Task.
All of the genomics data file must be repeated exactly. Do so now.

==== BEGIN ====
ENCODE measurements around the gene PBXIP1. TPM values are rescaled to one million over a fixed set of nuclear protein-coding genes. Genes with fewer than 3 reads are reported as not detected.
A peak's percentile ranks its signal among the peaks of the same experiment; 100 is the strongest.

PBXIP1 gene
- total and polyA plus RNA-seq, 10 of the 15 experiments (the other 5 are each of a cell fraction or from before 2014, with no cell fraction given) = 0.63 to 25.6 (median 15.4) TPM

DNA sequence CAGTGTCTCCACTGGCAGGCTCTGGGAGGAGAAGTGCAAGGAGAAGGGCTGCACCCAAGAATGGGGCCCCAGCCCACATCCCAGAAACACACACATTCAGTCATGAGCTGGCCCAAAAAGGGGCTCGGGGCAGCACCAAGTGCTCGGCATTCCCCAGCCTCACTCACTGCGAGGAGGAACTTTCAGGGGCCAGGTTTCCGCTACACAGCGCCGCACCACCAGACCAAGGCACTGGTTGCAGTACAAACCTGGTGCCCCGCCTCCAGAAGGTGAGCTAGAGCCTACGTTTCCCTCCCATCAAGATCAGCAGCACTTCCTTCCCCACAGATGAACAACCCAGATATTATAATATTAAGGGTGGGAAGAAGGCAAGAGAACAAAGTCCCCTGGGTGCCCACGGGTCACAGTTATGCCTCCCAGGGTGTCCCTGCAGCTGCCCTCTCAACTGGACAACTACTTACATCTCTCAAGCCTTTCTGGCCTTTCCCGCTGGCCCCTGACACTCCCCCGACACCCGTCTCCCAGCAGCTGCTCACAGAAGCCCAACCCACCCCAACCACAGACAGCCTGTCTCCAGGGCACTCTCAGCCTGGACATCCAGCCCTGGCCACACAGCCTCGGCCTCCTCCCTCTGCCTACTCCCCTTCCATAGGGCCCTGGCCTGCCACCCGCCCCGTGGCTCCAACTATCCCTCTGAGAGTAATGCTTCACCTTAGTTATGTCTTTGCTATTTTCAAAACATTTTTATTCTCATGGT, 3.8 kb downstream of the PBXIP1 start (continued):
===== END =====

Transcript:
ENCODE measurements around the gene PBXIP1. TPM values are rescaled to one million over a fixed set of nuclear protein-coding genes. Genes with fewer than 3 reads are reported as not detected.
A peak's percentile ranks its signal among the peaks of the same experiment; 100 is the strongest.

PBXIP1 gene
- total and polyA plus RNA-seq, 10 of the 15 experiments (the other 5 are each of a cell fraction or from before 2014, with no cell fraction given) = 0.63 to 25.6 (median 15.4) TPM

DNA sequence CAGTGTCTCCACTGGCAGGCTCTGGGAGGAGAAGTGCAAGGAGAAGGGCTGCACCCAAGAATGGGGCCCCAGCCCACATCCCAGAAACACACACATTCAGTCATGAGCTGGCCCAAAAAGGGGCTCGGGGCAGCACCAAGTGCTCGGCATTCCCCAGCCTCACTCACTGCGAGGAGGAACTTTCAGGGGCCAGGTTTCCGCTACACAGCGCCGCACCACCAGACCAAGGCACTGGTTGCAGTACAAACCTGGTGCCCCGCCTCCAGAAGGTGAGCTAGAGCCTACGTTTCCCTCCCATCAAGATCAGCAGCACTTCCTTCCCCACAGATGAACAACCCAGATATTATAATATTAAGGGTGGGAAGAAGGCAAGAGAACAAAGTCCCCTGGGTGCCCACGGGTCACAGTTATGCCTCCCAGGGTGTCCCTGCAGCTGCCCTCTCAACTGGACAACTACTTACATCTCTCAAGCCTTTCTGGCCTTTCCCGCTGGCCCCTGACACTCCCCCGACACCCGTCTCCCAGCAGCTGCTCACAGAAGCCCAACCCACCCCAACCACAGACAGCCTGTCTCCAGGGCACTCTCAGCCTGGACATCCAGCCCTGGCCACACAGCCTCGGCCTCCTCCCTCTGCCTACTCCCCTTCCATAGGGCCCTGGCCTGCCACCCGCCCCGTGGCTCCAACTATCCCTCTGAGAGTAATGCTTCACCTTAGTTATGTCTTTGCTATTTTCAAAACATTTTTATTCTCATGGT, 3.8 kb downstream of the PBXIP1 start (continued):